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  • This year the CIS Downstream Summit will be co-located with The CEE & Turkey Refining & Petrochemicals Summit!
Moscow Drinks Upstream Roundtable Summary

Upstream roundtable – Moscow Drinks

 

  1. Oil and Gas Companies must adapt to work with deeper resources and complex hydrocarbon systems

 

The discussion kicked off with a technical take on the changes brought about by the new classification of reserves and hydrocarbon resources, introduced in the beginning of the year.

The key difficulties named at the start of the discussion were resource depletion, and deterioration of the technical base. The implications of these issues were described as both normative and economic in nature.

A key way forward was identified as exploration of deeper resources and working with complex hydrocarbon systems.

Adapting oil companies and gas companies for work with both types of resources was established as the cornerstone of economic efficiency.

 

  1. Mixed views on the success of foreign investment

 

Once the discussion moved to the realm of investment, much was said with regard to the failures of the Russian investment society in foreign funds allocation. Several examples were cited, including poorly allocated investments in Venezuela, Malaysia and Saudi Arabia.

These remarks were partly defeated with comments on relative profitability of the total investment portfolio of Russian oil and gas companies. Moreover, risk diversification strategies were clarified, with focus on accommodating worst-case scenarios.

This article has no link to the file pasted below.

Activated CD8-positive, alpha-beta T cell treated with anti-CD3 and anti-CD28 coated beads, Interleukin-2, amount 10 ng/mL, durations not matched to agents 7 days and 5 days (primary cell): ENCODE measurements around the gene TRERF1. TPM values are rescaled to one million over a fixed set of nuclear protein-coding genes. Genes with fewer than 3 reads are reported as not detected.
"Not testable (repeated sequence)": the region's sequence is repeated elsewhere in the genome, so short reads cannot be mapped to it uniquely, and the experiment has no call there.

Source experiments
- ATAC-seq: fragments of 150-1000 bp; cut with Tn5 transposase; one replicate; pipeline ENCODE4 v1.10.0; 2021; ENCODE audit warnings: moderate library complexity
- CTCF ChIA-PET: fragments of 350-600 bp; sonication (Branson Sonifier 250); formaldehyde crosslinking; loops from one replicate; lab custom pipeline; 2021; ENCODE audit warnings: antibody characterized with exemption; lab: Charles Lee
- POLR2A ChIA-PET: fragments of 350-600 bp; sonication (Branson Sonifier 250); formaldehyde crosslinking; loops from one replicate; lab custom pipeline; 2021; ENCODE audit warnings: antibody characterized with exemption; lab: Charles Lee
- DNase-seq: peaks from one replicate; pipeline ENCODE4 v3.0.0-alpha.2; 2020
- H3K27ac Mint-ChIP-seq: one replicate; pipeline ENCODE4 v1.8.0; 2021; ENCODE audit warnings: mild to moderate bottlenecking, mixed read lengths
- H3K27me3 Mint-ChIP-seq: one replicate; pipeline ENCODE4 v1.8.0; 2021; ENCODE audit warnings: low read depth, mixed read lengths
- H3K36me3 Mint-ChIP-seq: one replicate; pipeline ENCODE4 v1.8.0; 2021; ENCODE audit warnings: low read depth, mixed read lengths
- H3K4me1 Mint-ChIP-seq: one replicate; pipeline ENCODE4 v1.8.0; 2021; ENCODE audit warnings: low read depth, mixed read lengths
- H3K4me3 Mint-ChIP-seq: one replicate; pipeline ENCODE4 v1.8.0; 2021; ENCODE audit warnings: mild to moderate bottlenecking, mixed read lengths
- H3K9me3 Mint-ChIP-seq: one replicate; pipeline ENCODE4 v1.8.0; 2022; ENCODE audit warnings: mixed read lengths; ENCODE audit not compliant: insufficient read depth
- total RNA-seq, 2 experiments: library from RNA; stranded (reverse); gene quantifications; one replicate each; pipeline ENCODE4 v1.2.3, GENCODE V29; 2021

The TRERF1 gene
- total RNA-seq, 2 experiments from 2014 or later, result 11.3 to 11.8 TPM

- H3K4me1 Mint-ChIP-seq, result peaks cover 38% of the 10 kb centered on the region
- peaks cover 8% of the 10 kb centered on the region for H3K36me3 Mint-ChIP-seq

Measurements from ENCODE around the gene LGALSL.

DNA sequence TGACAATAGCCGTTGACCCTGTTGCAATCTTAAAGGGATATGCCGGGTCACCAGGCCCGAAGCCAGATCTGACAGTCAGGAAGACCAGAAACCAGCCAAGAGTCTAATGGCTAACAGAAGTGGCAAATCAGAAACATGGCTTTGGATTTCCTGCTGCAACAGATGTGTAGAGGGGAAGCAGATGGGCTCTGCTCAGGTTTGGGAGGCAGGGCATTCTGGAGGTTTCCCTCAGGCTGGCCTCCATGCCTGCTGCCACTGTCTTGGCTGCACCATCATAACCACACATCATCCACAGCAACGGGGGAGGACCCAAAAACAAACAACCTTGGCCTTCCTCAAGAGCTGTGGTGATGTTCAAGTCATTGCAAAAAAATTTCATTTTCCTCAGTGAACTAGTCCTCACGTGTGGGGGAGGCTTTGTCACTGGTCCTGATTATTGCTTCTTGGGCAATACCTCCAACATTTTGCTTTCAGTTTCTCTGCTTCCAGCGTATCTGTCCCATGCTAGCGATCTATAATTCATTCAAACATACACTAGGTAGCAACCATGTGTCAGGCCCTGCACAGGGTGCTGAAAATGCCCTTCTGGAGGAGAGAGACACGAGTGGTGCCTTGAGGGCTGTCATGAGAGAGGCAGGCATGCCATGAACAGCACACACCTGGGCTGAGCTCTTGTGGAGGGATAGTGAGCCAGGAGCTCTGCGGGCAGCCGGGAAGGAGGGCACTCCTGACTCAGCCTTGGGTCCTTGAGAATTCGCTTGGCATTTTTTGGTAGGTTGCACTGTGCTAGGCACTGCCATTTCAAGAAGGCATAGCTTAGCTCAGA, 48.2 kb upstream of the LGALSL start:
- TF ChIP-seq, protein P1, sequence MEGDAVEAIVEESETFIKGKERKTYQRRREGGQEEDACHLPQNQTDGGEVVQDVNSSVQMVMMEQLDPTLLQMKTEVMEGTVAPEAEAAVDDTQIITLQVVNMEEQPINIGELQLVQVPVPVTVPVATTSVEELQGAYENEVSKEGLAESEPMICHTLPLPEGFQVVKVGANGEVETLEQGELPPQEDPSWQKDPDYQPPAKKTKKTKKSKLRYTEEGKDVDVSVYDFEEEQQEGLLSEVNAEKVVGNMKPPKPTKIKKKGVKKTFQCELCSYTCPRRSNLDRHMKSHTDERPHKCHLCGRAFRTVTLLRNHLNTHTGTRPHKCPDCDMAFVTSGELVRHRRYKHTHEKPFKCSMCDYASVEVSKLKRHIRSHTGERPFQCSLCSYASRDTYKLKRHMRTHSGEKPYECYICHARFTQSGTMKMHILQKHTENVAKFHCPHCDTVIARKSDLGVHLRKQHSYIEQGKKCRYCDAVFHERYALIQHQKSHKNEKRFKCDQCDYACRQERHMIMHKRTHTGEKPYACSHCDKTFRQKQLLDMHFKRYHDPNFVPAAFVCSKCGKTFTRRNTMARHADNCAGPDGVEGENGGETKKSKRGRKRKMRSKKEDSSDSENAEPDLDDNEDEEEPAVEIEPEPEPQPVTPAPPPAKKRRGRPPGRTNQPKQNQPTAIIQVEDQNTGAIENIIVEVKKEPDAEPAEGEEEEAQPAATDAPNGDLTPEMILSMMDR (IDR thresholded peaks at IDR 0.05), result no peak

The role of Chinese partners in upstream industry was broadly discussed, with special focus on Chinese regulatory framework. The framework’s rigidity has led to frictions that hinder project development.

This idea was seconded with the example of Vietnam, where Russia has ventured on several projects. These are however coupled with complicated logistical matters and lack of a favourable tax regime.

 

  1. Russia has plentiful resources

 

The end of discussion focused on optimistic and pessimistic outlooks on the upstream industry from the Russian perspective. Further hurdles highlighted were long-term programs that lack flexibility request by the high market dynamism. However, much optimism came from the fact that Russia’s resources are plentiful, both in oil and gas, and allow the country to maintain its position as a stakeholder. Plans for increased production volumes were discussed, together with hopes for a more flexible legal regime.